And what a difference a year makes.   We have seen Dynamo grow from a laboratory test in Grasshopper-cloning into a mature graphical language uniquely tied to the Building Information Modeling world of Revit.  That's not only interesting... that's cool.  Designers can control and automate many aspects of the Revit model through the graphical node-based interface to achieve form creation, parameter manipulation, and information interoperability.  Things that used to require expertise in Revit API manipulation can now be more easily achieved with some graphical wire work.

But there is more to Dynamo than just Revit.  The team revealed that DesignScript is in the early days of being merged with the Dynamo core.  DesignScript has long been in development as a scripting language for designers. As part of Dynamo, it will now be used as a means for translating Dynamo's graphic nodes to a code-based representation... and back again.  It's a interesting computer science experiment at this point but I have yet to see a compelling use case for a designer looking to get their project out the door.  I will reserve further judgement on this development until it has time to mature and I have had time to test it out.

Here are something observations about what works and what doesn't... Disclaimer:  Given the pace of development, this review is already obsolete at the time of posting.

What works...

  • Stability:  Dynamo looks and feels solid.  This is a huge development as users need the confidence to be able to try things out, make mistakes, and not worry about their computational ecosystem crumble down when connecting the wrong wire.  Are their still bugs?  Yes... but they have become more and more minor that I can now recommend Dynamo be tried out in a production environment.  If you find a bug, be sure to report it and the team will get cracking on a solution!
  • Revit Elements:  The key advantage of Dynamo is how it is tied into Revit to control model elements and information.  Dynamo's novelty is how you can design systems for placing families and controlling parameters... you can even use it to create a sheet set if your heart so desires.  The tie between design and production is an area I fully expect Dynamo to continue building on.
  • Package Manager:   We all know that a major contributing factor to Grasshopper's success is the plug-in community that is constantly building new tools.  The Dynamo Package Manager let's designers share custom nodes and scripts through a common marketplace that is accessed through the main UI.  There are many packages available here and the workflow for getting new stuff is easy and straightforward.  Be sure to check out LunchBox if you are looking around :)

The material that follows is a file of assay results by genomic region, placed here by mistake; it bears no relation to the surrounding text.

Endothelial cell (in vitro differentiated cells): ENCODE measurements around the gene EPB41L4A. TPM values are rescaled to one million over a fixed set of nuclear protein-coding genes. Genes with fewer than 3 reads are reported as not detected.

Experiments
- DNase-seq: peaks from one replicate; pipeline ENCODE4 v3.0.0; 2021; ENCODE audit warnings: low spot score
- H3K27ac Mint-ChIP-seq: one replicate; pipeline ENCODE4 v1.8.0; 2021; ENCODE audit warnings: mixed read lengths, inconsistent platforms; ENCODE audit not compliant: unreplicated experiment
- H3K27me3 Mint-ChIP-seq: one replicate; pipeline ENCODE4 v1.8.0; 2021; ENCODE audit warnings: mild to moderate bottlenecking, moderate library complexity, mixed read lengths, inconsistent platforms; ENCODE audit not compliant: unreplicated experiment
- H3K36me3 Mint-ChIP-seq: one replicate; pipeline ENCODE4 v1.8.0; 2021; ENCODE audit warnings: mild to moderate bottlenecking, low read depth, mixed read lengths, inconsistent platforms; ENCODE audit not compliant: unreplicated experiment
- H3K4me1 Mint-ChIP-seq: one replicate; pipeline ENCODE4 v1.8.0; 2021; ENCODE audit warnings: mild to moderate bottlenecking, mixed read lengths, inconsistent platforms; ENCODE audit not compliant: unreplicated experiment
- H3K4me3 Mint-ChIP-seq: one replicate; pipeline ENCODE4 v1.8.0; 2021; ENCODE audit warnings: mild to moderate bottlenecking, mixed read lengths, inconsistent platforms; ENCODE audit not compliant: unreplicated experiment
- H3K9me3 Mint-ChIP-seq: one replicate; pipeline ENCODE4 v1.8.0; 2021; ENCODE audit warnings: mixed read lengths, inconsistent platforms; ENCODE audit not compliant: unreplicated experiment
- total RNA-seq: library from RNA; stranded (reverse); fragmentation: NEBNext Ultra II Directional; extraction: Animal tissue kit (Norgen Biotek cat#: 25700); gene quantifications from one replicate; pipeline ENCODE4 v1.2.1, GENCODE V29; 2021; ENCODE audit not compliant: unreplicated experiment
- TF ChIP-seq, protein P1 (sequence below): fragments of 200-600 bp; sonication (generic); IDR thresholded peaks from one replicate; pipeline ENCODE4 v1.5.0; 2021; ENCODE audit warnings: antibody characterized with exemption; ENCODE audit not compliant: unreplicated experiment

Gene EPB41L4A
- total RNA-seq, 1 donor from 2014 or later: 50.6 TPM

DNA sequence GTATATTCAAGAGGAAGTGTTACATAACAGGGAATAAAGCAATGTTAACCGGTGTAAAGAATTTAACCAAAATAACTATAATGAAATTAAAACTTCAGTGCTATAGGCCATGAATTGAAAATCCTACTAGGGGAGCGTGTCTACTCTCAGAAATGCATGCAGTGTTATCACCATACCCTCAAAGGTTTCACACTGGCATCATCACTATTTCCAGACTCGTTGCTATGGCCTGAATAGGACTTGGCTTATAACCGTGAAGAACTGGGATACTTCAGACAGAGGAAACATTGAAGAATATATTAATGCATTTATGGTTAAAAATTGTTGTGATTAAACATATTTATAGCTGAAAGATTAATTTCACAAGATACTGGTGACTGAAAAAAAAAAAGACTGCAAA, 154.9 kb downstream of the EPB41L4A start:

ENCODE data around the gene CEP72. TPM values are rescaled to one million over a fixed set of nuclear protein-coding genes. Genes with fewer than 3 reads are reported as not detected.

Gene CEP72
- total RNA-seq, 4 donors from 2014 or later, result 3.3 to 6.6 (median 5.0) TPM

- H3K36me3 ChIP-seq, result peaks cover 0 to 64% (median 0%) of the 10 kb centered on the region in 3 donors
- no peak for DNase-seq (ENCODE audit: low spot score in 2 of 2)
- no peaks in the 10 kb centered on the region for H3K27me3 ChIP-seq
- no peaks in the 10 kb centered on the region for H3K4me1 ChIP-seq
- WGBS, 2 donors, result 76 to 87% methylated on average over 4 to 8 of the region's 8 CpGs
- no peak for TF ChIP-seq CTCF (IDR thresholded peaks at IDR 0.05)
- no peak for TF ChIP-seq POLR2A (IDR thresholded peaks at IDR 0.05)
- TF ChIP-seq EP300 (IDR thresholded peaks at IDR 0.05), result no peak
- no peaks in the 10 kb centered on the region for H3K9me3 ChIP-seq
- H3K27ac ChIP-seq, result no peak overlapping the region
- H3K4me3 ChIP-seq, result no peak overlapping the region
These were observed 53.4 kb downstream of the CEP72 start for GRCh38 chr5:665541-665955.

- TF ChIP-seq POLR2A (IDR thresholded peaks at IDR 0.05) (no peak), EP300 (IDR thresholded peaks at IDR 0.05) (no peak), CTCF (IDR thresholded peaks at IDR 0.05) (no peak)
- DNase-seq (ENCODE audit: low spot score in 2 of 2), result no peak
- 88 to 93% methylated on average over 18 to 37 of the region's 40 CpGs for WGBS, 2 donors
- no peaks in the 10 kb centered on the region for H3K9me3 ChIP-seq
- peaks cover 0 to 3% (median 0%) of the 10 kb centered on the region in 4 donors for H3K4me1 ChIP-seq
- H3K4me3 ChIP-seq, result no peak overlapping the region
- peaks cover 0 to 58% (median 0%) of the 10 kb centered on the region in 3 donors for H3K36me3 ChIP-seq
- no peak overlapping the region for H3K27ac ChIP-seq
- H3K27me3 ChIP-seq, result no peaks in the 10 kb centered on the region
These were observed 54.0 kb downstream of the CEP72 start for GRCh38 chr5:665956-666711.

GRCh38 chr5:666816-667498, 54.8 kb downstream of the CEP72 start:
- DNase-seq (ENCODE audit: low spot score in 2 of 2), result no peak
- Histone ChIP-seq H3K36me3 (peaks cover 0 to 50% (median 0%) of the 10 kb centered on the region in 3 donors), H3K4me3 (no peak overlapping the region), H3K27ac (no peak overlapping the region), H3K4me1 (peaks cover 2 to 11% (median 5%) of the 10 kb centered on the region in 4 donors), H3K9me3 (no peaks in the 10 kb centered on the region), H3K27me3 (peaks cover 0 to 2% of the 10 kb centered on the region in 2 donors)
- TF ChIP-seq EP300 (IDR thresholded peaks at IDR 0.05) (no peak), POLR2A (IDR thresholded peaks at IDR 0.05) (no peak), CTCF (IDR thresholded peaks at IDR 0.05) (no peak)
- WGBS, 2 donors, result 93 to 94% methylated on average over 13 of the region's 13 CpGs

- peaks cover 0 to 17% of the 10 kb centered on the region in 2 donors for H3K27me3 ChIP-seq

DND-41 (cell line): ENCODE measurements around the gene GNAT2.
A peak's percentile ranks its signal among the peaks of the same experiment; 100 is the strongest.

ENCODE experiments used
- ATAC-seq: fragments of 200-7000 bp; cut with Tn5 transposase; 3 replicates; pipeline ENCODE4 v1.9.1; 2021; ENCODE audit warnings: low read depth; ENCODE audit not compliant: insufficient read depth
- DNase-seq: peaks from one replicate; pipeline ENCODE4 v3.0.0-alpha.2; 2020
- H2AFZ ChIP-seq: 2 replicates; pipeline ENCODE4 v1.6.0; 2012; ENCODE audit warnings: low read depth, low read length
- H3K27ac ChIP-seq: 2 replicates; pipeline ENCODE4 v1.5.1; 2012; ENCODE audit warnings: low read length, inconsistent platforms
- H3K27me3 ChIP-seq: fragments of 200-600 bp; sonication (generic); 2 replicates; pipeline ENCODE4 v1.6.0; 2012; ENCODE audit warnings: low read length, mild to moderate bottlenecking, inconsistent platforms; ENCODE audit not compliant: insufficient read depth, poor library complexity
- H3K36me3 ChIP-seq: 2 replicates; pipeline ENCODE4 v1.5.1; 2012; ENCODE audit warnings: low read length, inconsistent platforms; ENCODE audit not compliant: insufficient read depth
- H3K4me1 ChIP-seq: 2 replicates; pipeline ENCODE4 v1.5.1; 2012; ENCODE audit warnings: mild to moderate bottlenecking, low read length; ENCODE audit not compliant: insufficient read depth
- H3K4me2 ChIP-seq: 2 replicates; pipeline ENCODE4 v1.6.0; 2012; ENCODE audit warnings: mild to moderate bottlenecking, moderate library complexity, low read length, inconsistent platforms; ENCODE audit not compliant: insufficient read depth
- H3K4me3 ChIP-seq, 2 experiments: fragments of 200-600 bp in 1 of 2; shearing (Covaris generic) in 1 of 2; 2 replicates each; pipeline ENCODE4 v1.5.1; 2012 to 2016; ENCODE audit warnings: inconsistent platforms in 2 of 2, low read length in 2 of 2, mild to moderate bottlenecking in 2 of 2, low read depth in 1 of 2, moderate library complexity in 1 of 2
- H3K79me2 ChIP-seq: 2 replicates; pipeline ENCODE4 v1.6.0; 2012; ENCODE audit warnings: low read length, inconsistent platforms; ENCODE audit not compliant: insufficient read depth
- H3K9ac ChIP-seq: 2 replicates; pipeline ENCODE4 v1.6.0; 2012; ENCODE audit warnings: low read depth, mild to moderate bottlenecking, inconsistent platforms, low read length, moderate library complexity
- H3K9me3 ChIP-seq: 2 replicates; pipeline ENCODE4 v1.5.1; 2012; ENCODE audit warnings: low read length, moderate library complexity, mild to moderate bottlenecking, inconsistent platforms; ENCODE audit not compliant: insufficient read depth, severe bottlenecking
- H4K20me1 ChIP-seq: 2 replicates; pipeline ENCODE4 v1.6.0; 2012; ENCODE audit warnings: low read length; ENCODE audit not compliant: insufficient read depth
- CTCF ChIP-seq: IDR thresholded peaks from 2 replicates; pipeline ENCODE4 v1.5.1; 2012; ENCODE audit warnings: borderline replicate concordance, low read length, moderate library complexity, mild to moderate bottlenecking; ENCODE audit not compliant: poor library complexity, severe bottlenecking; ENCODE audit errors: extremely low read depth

• Python:  Designers can code their own nodes using Python.  This is a smart choice as it is a very popular language among designers.  The implementation needs some work (see below), but it is an essential feature that I hope to see grow in the coming months.  You can find some of my older Python samples at The Proving Ground wiki...

What needs work...

  • Units:  This is easily at the top of my list.  Dynamo lacks a good concept for handling units in relation to the Revit document.  This is not uniquely a Dynamo problem because Revit's API is built around decimal feet.  Dynamo simply uses the same assumption which is a potential deal breaker for designers not working on projects in the US.  There simply needs to be a better concept for linking Dynamo to the project units in the active document.
  • Python:  Yes it works... but it could be so much better.  I would like to see better auto-complete for Revit API methods.  Python could be a great way for a user to explore the Revit API but for now it feels like taking a shot in the dark. 
  • VB/C#:  Why not include support for other .NET languages?  Considering that most Revit API SDK samples are in either VB.NET or C#, would it not make sense that the Dynamo nodes also support these languages?
  • DesignScript:  As stated before, I don't have a full opinion on this as it is still early days for its implementation with Dynamo.  In my previous experience with DesignScript on AutoCAD, the language does not feel any more or less 'intuitive' for designers when compared to other scripting languages.  I am happy to have developer Luke Church make a case for me... and he seems perfectly capable.
  • Color:  I am with Daniel on this one... ditch the yellow/orange node look.  This is a purely subjective opinion, of course.  Personally, I could see Dynamo benefiting from a different color scheme.  OR just give users complete control over the look of their canvas.

In 'Conclusion'

Dynamo is going to be a product to watch going into 2014 and CASE is really excited to be supporting it with our clients.  As a consumer, I am pleased to see Autodesk embrace an open source approach to software development.  As a designer, I am excited to have another tool for making cool architecture with BIM.  As a consultant, I am thrilled to explore ways of implementing this tool with CASE's clients.

If you are interested in learning Dynamo or have ideas for how it could benefit your project, please contact us!

EDIT:  Changed a the wish about adding reference to .NET assemblies in Python.  This is certainly possible.

from Newtonsoft.Json import * 
import Newtonsoft

  Easy peasy....